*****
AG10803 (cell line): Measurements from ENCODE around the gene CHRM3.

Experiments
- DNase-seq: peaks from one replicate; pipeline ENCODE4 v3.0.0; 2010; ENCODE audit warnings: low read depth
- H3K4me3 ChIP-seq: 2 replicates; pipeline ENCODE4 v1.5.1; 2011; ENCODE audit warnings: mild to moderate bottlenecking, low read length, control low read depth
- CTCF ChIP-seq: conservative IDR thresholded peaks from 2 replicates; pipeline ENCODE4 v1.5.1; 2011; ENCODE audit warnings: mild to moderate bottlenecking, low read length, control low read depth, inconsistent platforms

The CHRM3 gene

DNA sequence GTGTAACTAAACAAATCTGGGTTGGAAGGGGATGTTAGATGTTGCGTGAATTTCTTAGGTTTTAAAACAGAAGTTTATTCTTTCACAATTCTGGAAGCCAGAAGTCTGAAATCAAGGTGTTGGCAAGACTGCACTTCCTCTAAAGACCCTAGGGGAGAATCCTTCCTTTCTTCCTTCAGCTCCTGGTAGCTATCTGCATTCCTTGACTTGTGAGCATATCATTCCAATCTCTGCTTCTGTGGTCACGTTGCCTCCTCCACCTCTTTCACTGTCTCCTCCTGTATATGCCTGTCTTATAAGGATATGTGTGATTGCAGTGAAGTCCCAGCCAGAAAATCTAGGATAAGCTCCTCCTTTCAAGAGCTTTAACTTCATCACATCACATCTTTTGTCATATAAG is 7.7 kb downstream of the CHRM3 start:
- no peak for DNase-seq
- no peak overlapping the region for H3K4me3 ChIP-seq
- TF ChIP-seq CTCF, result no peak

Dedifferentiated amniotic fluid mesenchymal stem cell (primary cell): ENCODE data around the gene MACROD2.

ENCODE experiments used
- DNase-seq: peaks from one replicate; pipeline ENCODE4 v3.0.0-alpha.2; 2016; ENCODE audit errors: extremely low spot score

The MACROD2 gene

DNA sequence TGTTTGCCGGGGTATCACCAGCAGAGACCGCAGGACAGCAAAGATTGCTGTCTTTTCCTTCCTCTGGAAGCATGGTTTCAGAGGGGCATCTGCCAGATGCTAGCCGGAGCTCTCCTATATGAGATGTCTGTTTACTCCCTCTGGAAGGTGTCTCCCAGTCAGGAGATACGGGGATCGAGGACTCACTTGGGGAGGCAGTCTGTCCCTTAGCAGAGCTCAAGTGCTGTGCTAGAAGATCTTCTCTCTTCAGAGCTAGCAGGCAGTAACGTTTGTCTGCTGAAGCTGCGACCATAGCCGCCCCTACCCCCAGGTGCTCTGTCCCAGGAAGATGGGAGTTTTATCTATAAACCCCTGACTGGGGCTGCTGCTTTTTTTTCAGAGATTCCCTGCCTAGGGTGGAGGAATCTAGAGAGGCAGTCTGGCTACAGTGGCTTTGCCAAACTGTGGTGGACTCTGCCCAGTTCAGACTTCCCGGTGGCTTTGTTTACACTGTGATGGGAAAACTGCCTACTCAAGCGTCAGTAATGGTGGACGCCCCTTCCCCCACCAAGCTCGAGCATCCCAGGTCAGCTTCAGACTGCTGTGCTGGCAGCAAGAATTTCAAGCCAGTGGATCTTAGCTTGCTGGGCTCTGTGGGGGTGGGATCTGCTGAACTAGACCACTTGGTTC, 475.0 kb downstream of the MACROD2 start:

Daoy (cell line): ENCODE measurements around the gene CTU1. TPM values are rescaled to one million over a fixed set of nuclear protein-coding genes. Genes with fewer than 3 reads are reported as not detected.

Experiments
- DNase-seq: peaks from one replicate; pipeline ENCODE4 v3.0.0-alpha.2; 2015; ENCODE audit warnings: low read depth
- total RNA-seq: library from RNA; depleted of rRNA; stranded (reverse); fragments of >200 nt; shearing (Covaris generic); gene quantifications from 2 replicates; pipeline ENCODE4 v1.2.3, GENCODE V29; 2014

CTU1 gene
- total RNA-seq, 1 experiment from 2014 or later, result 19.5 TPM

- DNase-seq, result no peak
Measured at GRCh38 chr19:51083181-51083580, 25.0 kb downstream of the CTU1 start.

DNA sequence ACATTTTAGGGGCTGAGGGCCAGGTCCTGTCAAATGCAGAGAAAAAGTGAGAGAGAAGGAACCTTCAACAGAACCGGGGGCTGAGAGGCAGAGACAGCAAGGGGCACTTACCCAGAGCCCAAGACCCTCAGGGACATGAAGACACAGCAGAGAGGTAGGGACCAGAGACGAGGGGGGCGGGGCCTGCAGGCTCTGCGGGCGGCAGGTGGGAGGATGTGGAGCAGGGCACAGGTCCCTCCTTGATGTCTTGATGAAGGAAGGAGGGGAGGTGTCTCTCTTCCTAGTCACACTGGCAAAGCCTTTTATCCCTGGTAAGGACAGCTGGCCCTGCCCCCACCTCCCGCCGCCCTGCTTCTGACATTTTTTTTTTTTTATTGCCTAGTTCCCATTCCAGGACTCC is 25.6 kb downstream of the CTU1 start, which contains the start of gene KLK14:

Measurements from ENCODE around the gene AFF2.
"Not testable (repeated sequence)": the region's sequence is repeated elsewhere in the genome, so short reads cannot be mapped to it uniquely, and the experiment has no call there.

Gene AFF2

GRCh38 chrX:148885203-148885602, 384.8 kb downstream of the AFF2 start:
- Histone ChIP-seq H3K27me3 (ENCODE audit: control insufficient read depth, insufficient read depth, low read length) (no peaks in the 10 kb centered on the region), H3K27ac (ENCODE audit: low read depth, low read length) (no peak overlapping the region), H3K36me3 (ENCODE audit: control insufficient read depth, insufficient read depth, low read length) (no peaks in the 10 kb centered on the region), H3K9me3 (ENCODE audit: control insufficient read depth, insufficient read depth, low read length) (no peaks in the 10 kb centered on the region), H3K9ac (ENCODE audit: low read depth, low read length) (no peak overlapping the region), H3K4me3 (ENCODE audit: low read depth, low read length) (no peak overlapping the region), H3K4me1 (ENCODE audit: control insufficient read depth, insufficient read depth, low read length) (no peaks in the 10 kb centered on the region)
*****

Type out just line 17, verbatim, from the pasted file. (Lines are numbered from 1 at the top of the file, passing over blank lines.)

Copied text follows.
Experiments